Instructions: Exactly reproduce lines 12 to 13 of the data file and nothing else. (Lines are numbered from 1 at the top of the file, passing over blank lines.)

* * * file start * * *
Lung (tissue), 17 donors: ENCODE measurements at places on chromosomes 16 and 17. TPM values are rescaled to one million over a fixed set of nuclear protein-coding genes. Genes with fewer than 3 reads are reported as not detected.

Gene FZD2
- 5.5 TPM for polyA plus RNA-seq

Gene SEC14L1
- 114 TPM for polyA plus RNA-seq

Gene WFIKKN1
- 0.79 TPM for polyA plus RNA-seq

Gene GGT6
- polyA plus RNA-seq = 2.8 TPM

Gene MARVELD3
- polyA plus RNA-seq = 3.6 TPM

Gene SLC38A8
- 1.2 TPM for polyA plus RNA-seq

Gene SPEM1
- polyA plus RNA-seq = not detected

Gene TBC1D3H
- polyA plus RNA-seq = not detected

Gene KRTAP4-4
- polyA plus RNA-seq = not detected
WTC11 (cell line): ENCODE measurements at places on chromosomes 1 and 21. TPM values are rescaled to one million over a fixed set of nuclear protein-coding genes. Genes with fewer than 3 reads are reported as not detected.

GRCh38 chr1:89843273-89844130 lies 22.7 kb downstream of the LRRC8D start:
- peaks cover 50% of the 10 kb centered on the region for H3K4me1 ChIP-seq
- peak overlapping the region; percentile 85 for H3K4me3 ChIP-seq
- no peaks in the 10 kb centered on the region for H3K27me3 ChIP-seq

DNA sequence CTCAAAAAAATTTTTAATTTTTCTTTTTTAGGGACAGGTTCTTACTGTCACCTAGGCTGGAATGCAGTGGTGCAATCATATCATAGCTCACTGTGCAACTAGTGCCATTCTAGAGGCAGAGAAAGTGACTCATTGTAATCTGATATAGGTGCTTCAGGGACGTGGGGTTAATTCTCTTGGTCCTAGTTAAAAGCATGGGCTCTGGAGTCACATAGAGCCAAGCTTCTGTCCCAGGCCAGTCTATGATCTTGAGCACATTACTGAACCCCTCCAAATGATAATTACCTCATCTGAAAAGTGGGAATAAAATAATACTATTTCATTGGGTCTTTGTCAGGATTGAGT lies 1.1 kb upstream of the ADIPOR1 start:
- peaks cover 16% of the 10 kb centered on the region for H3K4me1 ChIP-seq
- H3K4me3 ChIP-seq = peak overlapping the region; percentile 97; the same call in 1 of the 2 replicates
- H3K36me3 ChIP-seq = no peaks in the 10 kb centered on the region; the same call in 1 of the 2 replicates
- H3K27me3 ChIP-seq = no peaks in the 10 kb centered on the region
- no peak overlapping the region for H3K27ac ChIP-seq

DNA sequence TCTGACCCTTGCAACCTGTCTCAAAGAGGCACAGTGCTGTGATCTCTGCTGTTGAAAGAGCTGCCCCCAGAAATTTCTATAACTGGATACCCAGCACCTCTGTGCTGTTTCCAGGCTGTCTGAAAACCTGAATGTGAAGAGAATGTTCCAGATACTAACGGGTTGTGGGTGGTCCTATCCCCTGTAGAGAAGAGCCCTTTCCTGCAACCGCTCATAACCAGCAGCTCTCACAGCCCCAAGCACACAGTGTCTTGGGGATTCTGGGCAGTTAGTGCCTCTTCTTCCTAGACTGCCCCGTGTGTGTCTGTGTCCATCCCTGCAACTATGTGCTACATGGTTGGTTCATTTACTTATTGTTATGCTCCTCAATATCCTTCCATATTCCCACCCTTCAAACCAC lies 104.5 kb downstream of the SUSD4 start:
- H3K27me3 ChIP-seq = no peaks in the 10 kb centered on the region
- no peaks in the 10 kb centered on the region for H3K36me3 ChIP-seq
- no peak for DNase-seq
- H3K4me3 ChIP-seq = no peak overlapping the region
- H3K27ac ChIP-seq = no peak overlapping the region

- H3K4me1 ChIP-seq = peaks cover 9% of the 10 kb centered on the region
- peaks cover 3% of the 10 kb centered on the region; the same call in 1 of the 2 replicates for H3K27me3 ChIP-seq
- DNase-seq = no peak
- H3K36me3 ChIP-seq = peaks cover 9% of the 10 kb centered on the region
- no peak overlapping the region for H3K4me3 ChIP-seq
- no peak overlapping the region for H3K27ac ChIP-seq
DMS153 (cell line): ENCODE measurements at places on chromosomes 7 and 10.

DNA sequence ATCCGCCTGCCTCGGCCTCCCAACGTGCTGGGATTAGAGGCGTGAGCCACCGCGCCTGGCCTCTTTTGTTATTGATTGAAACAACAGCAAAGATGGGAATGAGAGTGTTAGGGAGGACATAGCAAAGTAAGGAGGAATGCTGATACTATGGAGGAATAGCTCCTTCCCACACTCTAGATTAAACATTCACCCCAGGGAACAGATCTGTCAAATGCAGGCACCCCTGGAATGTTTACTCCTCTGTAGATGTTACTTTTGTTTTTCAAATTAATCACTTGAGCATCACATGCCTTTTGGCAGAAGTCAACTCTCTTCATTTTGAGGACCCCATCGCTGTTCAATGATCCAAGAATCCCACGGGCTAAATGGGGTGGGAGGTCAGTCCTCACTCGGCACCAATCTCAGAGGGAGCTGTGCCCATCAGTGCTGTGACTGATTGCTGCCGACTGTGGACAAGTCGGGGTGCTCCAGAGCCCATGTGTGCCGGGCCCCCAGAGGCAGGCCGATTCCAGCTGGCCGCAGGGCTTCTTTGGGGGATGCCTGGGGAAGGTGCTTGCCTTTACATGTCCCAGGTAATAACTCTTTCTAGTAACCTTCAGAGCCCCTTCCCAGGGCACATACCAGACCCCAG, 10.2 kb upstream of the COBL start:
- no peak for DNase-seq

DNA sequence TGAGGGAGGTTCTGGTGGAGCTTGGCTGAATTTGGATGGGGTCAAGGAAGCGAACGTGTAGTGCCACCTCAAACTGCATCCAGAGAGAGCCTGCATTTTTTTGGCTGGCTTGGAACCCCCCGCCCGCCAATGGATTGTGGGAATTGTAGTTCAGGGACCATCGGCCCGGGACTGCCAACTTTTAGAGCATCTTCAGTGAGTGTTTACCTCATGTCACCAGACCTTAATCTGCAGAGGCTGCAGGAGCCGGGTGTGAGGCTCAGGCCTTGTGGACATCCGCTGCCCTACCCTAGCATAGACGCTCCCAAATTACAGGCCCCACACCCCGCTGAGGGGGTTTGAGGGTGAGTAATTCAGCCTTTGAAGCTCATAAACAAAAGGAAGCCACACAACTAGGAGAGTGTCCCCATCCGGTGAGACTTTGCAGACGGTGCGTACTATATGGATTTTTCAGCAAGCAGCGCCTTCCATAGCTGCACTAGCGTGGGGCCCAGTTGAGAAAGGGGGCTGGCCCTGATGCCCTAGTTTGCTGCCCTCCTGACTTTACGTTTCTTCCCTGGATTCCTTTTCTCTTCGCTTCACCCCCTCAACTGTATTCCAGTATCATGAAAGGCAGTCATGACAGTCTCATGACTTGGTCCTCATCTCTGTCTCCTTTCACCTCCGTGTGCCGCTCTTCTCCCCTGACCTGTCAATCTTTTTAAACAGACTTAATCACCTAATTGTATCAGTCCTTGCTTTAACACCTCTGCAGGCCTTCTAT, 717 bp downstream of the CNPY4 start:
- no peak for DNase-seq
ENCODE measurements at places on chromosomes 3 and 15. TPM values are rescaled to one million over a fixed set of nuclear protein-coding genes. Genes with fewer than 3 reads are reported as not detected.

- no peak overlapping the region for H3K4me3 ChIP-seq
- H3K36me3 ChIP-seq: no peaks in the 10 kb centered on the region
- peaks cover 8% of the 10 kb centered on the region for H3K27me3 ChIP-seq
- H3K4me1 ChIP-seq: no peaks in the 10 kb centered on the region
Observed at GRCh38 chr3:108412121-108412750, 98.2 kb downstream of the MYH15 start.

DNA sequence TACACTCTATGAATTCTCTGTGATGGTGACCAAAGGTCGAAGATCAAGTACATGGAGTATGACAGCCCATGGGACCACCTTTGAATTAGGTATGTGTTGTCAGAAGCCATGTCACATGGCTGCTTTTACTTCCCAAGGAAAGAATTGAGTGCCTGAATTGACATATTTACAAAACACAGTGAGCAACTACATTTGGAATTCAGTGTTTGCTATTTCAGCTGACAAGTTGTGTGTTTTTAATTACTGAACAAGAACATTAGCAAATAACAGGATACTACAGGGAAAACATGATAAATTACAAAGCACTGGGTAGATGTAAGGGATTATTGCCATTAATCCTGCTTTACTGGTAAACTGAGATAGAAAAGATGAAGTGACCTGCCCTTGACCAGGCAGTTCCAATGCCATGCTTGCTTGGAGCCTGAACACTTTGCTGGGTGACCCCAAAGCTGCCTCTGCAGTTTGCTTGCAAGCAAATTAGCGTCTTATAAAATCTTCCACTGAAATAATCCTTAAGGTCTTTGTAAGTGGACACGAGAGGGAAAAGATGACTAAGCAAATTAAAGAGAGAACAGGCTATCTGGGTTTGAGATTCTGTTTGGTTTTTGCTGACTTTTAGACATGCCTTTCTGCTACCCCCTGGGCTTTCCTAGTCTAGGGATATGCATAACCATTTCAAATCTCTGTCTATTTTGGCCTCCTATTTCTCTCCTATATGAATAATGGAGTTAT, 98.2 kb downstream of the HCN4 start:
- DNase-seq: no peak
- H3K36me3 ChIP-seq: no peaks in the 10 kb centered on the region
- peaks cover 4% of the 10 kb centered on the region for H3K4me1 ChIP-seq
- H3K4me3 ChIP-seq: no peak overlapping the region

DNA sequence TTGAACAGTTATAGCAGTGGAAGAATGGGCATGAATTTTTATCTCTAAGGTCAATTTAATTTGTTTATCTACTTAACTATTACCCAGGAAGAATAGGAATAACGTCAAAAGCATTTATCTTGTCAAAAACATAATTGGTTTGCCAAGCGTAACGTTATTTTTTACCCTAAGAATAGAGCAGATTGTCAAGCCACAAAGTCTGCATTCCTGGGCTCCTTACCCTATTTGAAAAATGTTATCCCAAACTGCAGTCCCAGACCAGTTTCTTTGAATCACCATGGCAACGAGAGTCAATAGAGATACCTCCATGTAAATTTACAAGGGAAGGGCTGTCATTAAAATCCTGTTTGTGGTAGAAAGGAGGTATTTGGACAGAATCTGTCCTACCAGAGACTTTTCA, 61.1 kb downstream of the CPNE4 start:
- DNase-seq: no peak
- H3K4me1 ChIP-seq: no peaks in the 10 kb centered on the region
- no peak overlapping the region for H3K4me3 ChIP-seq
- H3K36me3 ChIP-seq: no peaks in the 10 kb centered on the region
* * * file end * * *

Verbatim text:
Gene SLC38A8
- 1.2 TPM for polyA plus RNA-seq